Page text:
The Edmonton Oilers spent a number of picks on skilled players in this year’s entry draft, but Peter Chiarelli and the scouts still took time to select a defender whose bread and butter is a shutdown style. That defender is Dmitri Samorukov, who the club selected 84th overall in the annual selection process this year.
The Guelph Storm struggled mightily last season, and Samorukov was a victim of that during the first half of the season. Dmitri had a strong second half however, and many scouts and experts were bullish on him when the Oilers called his name in Chicago. His second half, to many, suggested that he was in fact a legit NHL prospect.
Samorukov is a big boy, 6’2” and 180 pounds, and fits the Chiarelli/McLellan template in many ways. He won’t pay immediate dividends for the club, in fact we may not see him for another five years, but Samorukov represents a strong bet for the club from arguably the world’s best junior league.
All that said, the Russian rearguard is a relative unknown to Oiler fans so it begs the question, just who is Dmitri Samorukov?
So…….Just Who Is Dmitri Samorukov?:
With good size, Samorukov is set up to track nicely as a defensive prospect for the organization. He’ll get two more seasons of OHL play and will get the chance to prove which player is the real Samorukov, first half guy or second half guy.
We are talking about a good skater who can rush the puck effectively, which is a key thing in today’s NHL. If a defender can’t move the puck, there isn’t much work for him in the game anymore. Being able to do that makes Samorukov an option moving forward.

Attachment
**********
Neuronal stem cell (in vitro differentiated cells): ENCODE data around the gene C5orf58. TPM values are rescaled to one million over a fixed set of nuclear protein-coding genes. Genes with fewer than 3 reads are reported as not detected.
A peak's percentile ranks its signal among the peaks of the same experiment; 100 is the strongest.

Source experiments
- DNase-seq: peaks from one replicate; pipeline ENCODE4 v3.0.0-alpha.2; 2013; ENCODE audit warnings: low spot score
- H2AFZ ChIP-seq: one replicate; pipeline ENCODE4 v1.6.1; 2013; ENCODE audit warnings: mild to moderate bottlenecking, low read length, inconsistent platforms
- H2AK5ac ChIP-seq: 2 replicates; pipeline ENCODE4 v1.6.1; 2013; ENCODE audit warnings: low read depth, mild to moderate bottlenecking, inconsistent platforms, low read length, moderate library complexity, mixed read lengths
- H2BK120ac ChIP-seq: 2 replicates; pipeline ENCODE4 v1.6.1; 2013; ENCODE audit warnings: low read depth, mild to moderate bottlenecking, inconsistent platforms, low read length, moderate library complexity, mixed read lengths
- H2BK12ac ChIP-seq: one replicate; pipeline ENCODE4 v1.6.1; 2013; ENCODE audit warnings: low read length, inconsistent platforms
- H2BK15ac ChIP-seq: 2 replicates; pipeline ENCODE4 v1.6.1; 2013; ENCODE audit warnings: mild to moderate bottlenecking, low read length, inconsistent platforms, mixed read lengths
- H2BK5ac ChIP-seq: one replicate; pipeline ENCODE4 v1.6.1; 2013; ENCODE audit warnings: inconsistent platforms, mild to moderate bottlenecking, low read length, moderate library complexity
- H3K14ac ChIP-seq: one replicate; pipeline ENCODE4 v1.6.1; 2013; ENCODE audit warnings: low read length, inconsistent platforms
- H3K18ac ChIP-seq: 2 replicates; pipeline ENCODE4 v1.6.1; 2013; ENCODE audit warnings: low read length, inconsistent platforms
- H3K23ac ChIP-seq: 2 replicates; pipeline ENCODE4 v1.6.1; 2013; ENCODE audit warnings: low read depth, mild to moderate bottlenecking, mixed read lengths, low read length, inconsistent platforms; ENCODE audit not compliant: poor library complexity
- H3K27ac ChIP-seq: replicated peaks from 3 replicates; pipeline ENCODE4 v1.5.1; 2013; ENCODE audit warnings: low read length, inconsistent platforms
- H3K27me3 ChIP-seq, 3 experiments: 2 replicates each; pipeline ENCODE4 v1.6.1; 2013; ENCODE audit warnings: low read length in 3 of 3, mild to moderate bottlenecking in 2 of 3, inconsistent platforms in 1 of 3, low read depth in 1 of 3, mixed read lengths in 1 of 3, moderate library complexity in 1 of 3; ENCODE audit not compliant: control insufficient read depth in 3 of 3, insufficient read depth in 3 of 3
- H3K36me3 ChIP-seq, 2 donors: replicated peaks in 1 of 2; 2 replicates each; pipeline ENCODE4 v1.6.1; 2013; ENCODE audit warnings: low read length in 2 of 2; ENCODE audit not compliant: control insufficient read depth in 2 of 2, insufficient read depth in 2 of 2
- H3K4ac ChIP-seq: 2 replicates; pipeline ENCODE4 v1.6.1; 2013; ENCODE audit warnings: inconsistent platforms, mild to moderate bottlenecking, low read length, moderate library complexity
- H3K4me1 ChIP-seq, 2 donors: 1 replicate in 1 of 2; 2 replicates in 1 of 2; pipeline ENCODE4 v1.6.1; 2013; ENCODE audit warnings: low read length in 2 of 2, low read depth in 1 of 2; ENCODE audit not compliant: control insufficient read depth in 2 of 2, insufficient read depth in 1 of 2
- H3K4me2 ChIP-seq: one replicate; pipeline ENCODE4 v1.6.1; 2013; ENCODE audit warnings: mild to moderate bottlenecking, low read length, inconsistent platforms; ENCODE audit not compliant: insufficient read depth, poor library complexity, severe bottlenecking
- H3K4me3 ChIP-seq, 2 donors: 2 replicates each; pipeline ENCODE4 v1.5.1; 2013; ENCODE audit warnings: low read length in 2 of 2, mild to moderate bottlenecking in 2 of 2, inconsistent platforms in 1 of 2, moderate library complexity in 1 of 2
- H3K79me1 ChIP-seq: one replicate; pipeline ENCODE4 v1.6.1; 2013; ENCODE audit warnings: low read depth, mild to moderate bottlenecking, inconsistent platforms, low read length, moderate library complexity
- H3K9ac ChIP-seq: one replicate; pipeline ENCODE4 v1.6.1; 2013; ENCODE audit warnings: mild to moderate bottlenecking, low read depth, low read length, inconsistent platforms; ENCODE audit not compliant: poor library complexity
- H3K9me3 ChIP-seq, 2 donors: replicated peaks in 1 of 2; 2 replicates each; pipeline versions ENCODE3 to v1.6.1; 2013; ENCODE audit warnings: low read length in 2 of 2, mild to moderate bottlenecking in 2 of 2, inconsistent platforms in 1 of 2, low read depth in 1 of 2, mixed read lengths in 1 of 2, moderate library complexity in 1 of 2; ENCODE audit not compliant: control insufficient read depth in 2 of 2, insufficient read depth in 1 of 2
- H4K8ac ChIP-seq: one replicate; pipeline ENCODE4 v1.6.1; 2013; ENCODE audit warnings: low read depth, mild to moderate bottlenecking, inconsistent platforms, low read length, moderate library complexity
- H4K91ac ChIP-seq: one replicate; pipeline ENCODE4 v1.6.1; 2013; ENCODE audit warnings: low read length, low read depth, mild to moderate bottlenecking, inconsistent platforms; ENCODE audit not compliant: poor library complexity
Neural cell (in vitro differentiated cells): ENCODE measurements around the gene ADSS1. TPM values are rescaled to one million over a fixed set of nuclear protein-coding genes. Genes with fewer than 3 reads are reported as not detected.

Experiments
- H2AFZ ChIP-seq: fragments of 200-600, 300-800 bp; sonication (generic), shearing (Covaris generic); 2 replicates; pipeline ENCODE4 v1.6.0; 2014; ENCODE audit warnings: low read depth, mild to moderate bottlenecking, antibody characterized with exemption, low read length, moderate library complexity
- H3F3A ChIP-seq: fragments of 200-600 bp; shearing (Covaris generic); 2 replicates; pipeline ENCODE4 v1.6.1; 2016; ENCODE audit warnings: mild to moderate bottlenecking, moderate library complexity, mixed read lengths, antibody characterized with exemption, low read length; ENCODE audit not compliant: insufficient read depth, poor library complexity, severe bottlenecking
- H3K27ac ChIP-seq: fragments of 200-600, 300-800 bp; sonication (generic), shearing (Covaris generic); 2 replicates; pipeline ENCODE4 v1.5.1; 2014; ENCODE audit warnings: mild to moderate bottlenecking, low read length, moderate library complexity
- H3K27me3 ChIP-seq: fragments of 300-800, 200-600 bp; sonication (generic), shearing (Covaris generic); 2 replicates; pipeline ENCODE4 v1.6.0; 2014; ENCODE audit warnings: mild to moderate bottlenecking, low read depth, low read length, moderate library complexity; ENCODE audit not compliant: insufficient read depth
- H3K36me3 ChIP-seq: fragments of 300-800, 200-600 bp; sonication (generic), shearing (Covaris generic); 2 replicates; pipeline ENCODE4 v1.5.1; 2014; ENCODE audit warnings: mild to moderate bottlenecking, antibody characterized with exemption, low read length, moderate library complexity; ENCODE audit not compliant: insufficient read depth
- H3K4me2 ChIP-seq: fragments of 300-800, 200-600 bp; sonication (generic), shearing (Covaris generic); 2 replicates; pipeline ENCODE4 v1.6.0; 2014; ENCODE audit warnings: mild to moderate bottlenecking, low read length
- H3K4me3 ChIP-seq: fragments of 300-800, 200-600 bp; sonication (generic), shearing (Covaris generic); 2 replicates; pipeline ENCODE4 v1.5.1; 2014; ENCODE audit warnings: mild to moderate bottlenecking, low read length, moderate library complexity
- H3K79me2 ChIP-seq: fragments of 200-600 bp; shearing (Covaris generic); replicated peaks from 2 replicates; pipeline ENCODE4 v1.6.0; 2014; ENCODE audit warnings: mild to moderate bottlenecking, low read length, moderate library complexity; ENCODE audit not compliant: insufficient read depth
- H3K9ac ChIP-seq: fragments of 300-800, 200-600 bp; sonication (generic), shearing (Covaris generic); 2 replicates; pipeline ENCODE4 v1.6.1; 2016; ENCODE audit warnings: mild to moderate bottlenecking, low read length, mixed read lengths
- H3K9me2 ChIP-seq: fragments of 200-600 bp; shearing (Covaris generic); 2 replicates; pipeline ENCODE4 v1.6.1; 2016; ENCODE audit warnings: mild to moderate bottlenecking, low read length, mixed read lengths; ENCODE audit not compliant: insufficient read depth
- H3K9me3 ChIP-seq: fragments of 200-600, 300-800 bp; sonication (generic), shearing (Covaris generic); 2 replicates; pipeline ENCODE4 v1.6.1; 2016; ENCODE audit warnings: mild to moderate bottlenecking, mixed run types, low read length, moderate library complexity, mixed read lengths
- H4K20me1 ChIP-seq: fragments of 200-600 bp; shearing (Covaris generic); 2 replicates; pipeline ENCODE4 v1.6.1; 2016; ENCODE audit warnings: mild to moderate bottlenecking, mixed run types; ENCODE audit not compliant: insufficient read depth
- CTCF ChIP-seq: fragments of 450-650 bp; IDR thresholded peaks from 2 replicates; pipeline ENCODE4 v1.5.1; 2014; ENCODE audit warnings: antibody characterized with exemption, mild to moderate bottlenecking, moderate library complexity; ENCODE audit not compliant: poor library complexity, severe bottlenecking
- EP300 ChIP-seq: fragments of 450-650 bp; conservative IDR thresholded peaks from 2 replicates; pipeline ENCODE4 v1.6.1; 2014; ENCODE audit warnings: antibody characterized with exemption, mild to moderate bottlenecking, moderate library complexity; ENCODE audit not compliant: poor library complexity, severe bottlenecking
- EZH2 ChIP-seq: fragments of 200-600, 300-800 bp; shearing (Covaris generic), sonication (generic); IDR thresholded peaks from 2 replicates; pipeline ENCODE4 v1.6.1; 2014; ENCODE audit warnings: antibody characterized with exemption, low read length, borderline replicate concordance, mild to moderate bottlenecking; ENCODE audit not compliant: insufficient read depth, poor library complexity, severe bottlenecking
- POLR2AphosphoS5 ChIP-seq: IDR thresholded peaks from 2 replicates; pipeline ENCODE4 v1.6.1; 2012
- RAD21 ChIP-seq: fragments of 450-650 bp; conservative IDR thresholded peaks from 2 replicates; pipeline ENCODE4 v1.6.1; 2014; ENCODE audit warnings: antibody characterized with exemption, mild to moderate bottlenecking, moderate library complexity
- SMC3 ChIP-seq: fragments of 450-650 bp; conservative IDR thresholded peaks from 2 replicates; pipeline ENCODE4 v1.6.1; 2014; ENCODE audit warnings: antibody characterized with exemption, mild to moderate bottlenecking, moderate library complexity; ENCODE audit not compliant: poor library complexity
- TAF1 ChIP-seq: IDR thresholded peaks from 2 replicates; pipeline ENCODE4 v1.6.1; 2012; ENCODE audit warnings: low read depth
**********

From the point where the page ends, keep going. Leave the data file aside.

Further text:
Friend of the site Lowetide wrote up on Samorukov here after he was selected by the Oilers in the draft. The following is a scouting report of him from Brock Otten.
Brock Otten, OHL Prospects: “Up and down year for Samorukov. Started off the year very well, but really hit a wall through the middle of the season, up until the final couple of months. Then he finished the year exceptionally well, including a very strong performance for Russia at the U18’s. This is the type of inconsistency I was talking about in Adam Ruzicka’s write up. When he’s off, Samorukov looks lost on the ice. Turnovers a plenty and a lot of puck chasing defensively. A lot of that can be attributed to the team he played on this year in Guelph though, who struggled as a team with turnovers and consistency in effort. But when he was on, which was the vast majority of the second half, he looked like a legitimate NHL prospect. Samorukov is an excellent skater who showcases a great ability as a puck rusher. But he also has a big point shot, which he was able to really improve the accuracy of later in the year. Defensively, I really like his intensity. Sure, he runs around a little too much sometimes. And sure, his reads could use some work. But, he plays the game hard in his own end and really makes opposing forwards keep their heads up. There’s a lot of potential to develop into a quality two-way defender with Samorukov IMO, and as such I think he’s really worked himself back into the conversation as a 2nd round pick come June”
What Can We Expect:
I’ll be watching Samorukov closely at next month’s rookie tournament and hoping he has a strong weekend for the Oilers. I doubt he’ll get much of a look in training camp, and honestly I wouldn’t be surprised if he was sent back to Guelph immediately after the tournament or following the split-squad games with the Flames to open the preseason.
In 2017-18, consistency will be key for Samorukov. If he can put together a full season that resembles his second half of last year, then it will be an overwhelming success. I’ll be looking to see if he can establish that level of play over the course of a full season and if he can increase his offensive output. Last season, he registered 4-16-20.
I leave you with a look back on Samorukov’s 2016-17 season in Guelph.